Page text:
Beyond Computation

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Published on: June 30, 2005

“We have all become computation-centric over the last few years. We’ve tended to think that computation explains everything. When I was a kid, I had a book which described the brain as a telephone-switching network. Earlier books described it as a hydrodynamic system or a steam engine. Then in the ’60s it became a digital computer. In the ’80s it became a massively parallel digital computer. I bet there’s now a kid’s book out there somewhere which says that the brain is just like the World Wide Web because of all of its associations. We’re always taking the best technology that we have and using that as the metaphor for the most complex things—the brain and living systems. And we’ve done that with computation.” — Rodney Brooks (link from

Technology and courage

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Published on: June 24, 2005

“Exploring the horizons of technology requires courage because research carries risks, even if we cannot always articulate them in advance. Generally they are not physical risks, although physical risks exist in some fields of science. Often they are not immediate personal financial risks, because these may be borne by the university, an industrial employer, or the government sponsor of the work. Usually the risks are more subtle but no less strong: they are social and emotional risks, risks to reputation and to pride; they are risks that are felt but difficult to identify and describe….. ” — Ivan Sutherland (More of this)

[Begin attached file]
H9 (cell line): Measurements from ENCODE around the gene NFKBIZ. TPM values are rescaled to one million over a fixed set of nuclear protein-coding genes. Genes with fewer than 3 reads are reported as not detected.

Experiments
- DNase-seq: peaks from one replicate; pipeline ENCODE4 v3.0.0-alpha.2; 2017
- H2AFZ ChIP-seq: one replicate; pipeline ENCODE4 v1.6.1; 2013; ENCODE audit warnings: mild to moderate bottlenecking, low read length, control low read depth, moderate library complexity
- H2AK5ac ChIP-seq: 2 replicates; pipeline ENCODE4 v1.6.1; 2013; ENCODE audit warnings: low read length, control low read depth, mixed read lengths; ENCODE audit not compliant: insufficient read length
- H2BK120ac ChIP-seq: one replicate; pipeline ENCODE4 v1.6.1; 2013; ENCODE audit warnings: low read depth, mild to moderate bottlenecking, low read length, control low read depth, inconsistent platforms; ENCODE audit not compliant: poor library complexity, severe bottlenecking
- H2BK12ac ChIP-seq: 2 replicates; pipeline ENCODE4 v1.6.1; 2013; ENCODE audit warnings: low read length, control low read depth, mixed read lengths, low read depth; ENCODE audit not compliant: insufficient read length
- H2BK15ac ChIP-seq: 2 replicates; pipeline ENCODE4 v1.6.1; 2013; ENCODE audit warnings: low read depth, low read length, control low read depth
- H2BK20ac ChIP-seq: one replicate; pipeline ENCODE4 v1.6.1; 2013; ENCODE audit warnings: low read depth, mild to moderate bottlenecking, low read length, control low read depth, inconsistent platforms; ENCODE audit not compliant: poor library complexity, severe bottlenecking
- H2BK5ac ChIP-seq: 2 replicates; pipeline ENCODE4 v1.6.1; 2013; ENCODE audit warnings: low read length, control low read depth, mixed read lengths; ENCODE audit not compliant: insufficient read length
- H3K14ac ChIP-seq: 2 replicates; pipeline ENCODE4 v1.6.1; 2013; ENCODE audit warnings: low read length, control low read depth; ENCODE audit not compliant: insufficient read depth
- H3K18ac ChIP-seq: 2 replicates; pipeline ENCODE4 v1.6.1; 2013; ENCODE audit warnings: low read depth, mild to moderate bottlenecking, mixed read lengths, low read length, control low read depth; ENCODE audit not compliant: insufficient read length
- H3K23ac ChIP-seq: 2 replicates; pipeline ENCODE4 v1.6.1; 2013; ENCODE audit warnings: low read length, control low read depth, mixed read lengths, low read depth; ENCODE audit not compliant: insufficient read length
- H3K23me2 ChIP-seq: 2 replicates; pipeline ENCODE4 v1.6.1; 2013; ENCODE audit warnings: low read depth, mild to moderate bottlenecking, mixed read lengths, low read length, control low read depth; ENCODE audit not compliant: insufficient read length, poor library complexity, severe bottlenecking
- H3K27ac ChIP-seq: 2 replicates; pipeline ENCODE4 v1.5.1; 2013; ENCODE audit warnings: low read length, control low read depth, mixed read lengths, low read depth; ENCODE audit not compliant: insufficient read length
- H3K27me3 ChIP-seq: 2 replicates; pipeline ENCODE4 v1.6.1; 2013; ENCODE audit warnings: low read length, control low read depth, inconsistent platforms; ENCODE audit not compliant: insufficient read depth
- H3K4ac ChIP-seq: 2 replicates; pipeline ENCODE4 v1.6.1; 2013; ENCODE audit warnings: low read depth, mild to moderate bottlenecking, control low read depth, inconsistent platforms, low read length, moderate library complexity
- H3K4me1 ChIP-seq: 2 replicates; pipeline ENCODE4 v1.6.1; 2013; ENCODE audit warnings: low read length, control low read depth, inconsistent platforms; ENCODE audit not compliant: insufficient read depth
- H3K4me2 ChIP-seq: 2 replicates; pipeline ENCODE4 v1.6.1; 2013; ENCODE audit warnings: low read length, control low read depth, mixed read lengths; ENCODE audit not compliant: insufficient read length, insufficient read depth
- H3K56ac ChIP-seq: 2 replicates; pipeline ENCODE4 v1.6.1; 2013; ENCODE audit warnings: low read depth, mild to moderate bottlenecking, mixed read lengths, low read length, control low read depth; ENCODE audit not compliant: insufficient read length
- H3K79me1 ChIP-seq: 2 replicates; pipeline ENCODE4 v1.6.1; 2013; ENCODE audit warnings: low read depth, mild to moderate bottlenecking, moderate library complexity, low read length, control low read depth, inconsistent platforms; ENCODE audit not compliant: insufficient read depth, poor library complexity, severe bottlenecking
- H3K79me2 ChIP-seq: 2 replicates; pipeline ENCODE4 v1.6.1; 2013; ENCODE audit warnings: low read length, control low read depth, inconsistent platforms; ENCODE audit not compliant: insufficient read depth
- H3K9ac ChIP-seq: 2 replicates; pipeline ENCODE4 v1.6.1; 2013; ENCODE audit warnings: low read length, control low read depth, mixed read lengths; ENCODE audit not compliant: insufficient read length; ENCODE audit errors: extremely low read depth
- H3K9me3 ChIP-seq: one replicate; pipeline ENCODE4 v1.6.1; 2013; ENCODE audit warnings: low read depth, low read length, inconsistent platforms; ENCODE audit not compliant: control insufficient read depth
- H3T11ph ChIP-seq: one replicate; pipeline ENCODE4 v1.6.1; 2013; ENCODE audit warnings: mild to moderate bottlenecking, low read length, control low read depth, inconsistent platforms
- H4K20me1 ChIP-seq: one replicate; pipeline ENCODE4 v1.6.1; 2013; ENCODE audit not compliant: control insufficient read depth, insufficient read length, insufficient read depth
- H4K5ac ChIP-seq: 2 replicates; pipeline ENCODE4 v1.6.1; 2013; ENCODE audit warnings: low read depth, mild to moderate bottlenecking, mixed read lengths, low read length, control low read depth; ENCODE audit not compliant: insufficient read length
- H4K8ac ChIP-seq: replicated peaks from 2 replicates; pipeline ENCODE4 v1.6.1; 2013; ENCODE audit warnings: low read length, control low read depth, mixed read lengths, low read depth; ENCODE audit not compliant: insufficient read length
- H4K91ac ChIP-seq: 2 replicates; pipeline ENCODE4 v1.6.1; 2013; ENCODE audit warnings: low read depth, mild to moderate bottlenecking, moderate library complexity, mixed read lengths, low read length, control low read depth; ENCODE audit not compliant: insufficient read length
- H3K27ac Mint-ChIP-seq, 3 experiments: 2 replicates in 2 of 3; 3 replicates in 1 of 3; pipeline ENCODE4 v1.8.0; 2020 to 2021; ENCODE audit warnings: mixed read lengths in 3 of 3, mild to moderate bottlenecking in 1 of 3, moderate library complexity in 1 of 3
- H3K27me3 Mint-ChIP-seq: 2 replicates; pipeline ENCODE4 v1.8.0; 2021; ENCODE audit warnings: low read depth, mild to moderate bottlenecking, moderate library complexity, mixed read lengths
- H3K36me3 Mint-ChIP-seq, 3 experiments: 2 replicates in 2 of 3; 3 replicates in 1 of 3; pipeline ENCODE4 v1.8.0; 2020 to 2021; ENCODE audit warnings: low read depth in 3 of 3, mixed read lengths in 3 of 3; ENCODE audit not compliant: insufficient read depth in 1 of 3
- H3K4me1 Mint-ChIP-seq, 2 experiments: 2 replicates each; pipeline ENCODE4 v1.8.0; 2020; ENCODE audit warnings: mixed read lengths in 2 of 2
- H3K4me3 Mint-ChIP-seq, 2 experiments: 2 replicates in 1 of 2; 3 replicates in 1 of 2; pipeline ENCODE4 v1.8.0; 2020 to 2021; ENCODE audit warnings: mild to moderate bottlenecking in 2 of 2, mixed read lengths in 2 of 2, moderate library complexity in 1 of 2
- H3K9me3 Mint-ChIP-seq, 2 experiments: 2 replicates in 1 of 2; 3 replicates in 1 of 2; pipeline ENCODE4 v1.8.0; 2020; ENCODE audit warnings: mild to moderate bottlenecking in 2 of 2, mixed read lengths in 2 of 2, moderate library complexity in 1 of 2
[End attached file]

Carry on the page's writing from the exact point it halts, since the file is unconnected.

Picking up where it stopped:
More Choice, what does it mean?

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Published on: June 19, 2005

An excerpt from
Consumer Vertigo, by Virginia Postrel

“Liberty and responsibility really do go together; it’s not just a platitude. The
more freedom we have to control our lives, the more responsibility we have for how they turn out. In a world of constraints, learning to be happy with what you’re
given is a virtue. In a world of choices, virtue comes from learning to make
commitments without regrets. And commitment, in turn, requires self-confidence
and self-knowledge.
Scwartz (Author of: Paradox of Choice) says We are free to be the authors of
our lives, but we don’t know exactly what kind of lives we want to write.

But, maturity lies in deciding just that…”

Interesting video by Barry Scwartz at Google about paradox of choice: [The Link]

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